Wandle Park was opened in 1890 and cover 8.5-hectares (21-acres). The park was formed from two water meadows (Frog Mead and Stubbs Mead) to the west of Croydon town centre . 13 acres of Stubbs Mead was bought from the Ecclesiastical Commissioners for £2,700 and the indenture states that "The land shall be forever dedicated and used as an ornamental pleasure ground and place of recreation for the inhabitants of the Borough of Croydon and for no other purpose whatsoever. It is now protected by Fields in Trust through a legal "Deed of Dedication" safeguarding the future of the space. The centrepiece of the new park was an artificial boating lake with an island in the centre planted with trees. It was originally intended to divert the River Wandle to feed the lake with water, but whilst the lake was being constructed sufficient groundwater was found for this purpose. Proposals were then modified and a separate channel took the river to the north of the boating lake. In the early 20th century the lake was extended to the east and another island created that could be reached by two rustic bridges. The lake froze in winter and was used for ice-skating, but the water level in the lake was erratic and it completely dried up at times in the summer. In 1967, a concrete culvert was constructed, the river was diverted into it, and the old river bed filled in. The River Wandle was buried from view and at the same time the then dry lake was filled in, topsoiled and grassed. Restoration of the River Wandle within the park began on 14 November 2011, with works to a new skate park and ball courts and the park closed on 9 January 2012 for the river restoration works. The upgraded skate park and games area opened on 11 May 2012, and most of the park reopened at the end of December 2012 and a new bridge was installed in March 2013.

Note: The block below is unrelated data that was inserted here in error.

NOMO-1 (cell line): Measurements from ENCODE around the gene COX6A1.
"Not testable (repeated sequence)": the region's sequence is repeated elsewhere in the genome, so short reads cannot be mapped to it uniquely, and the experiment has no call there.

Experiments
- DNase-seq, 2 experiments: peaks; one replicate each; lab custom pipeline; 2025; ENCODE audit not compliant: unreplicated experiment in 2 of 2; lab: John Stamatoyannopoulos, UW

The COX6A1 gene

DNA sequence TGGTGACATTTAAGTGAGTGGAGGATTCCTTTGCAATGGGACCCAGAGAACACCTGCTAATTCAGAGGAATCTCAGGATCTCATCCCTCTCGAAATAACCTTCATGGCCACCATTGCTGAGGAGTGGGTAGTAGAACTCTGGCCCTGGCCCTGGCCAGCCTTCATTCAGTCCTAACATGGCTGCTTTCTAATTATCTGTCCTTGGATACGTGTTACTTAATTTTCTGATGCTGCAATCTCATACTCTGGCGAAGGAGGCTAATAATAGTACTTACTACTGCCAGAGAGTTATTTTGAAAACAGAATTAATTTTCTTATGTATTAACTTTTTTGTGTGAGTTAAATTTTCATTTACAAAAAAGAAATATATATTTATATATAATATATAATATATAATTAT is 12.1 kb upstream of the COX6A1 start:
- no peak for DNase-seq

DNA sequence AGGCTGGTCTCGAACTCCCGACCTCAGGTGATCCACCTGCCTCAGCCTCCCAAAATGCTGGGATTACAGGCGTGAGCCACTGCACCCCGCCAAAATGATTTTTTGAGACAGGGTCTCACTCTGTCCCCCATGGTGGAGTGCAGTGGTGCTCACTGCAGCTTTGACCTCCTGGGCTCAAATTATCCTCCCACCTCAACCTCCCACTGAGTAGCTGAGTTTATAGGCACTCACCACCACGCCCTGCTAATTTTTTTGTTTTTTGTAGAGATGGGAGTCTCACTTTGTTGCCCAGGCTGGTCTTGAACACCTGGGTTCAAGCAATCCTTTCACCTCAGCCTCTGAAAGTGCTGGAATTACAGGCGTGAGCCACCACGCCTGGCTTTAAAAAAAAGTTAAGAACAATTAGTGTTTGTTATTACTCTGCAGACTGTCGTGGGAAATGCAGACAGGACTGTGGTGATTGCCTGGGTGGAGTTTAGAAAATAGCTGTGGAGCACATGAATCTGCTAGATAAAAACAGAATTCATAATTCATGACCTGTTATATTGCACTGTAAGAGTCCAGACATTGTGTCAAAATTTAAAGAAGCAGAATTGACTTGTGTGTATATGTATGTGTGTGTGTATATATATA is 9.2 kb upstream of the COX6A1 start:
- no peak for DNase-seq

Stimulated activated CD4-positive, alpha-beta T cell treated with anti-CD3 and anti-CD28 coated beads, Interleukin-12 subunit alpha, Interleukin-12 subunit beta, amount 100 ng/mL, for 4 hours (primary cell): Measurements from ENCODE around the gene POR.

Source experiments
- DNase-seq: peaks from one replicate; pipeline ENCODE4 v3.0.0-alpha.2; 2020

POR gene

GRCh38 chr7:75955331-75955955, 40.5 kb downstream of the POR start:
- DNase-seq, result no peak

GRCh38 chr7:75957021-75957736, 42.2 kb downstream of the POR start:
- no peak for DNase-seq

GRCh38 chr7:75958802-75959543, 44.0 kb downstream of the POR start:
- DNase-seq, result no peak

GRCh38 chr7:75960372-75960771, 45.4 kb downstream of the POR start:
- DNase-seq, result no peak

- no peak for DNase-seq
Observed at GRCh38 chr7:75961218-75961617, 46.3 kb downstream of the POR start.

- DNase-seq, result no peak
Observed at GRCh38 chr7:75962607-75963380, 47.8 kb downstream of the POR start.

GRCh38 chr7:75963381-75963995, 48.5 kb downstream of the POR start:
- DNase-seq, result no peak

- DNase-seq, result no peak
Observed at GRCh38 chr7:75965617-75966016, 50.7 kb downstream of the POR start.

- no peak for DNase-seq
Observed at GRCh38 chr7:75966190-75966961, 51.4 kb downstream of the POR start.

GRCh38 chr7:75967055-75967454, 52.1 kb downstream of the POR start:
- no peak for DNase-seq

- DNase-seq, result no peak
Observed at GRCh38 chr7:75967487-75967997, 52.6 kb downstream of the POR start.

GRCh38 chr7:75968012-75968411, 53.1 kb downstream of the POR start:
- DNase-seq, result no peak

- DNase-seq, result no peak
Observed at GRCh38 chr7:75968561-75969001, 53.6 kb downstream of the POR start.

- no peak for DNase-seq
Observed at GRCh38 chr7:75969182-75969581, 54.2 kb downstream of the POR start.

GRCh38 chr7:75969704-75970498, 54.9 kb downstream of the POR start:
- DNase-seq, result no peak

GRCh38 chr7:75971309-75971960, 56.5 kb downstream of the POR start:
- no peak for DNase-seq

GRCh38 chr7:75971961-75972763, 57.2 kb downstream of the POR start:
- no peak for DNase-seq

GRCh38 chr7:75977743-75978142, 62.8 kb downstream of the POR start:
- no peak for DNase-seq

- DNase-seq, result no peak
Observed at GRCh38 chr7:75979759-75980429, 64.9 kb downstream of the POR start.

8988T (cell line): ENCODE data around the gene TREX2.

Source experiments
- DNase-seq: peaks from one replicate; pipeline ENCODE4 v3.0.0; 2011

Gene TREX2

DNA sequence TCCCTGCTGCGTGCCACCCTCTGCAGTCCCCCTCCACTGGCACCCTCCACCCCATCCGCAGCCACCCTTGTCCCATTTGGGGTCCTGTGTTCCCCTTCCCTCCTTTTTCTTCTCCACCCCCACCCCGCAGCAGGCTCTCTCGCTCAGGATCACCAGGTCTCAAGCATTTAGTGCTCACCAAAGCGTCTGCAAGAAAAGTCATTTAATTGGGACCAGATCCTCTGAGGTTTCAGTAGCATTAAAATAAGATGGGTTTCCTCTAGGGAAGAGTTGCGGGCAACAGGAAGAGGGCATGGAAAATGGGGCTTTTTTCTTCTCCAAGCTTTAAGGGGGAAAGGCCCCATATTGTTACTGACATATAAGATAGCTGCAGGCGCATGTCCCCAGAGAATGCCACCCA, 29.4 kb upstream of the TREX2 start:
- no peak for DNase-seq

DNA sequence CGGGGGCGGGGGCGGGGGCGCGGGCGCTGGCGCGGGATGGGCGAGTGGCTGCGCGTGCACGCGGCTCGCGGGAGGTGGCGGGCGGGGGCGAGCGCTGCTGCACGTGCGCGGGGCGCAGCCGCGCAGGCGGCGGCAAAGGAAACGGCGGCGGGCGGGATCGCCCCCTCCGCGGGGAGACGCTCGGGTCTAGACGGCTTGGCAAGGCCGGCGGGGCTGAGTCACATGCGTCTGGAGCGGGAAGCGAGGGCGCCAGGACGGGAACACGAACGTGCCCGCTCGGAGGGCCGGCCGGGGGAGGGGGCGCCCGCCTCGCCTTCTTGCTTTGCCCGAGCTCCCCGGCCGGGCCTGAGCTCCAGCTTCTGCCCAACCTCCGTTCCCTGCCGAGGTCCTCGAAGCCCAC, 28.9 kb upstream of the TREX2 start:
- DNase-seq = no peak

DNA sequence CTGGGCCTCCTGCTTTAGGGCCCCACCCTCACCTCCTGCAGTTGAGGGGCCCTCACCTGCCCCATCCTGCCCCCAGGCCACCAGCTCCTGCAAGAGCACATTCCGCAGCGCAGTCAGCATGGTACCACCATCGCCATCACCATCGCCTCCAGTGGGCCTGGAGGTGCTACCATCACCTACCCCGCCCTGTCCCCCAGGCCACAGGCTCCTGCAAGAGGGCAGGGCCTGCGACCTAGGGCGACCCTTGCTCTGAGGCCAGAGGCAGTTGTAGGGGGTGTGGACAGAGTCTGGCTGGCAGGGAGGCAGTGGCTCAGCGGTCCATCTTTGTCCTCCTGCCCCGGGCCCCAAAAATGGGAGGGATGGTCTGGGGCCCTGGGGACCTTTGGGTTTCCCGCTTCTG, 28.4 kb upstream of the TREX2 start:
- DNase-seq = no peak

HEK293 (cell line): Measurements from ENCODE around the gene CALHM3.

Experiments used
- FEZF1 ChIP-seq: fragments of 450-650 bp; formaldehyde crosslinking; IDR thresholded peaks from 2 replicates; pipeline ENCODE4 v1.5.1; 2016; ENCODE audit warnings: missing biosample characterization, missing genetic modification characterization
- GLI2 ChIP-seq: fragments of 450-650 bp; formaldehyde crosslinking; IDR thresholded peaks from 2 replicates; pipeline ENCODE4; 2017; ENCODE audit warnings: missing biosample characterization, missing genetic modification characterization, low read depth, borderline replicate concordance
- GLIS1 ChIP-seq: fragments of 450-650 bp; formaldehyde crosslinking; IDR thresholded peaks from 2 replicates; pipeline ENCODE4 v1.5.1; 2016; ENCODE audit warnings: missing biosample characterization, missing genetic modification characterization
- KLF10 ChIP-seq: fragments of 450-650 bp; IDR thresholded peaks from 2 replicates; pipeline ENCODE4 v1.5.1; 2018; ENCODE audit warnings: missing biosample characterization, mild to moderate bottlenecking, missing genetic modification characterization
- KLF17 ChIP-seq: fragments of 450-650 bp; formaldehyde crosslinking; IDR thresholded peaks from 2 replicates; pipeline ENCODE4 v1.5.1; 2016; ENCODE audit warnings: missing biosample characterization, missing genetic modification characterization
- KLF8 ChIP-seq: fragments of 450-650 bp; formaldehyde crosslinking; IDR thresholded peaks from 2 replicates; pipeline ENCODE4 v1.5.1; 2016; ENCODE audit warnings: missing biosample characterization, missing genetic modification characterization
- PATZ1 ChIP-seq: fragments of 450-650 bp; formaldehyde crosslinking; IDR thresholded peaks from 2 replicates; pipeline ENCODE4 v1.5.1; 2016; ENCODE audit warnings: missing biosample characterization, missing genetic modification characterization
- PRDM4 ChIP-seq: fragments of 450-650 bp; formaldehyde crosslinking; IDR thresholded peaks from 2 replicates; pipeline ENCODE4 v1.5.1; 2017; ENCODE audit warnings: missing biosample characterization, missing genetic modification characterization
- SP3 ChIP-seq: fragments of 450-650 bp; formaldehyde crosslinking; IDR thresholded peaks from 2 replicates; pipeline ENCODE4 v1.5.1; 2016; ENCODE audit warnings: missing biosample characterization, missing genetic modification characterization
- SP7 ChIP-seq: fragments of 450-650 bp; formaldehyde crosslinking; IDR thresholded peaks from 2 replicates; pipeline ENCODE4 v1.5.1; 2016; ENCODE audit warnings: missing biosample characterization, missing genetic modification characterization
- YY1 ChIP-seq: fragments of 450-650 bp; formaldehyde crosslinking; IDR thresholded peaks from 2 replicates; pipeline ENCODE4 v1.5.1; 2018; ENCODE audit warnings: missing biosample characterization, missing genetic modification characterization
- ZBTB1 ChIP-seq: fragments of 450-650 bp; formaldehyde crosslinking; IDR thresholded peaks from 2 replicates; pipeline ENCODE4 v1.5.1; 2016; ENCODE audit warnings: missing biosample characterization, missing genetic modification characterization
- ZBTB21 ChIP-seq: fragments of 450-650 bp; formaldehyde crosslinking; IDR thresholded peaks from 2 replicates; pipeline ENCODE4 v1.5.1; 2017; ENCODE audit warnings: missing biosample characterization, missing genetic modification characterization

TQ315656. The park is close to Factory Lane and there is a small car park off Cornwall Road. There is also access across a bridge from Waddon New Road and from Wandle Park tram stop.
Tramlink: Wandle Park stop.
Most of the site is intensively managed grassland, including a children’s’ playground with some small groups of shrubs and trees. The River Wandle at this point is effectively little more than a stream emerging from, and flowing back into, culverts at either end. There is also a small pond.
A mixture of the more common species may be found here, but Little Owl was apparently recorded here before regeneration of the park. Grey Wagtails have colonised the river and waterfowl including Moorhen and Coot are beginning to appear on the pond. Mistle Thrush is often present and Redwings are frequently seen in winter. A Red-legged Partridge took up temporary residence one spring. Cold weather has seen various species appear including Snipe, Lapwing and Skylark. This is a site worth keeping an eye on, especially during migration periods or in cold weather.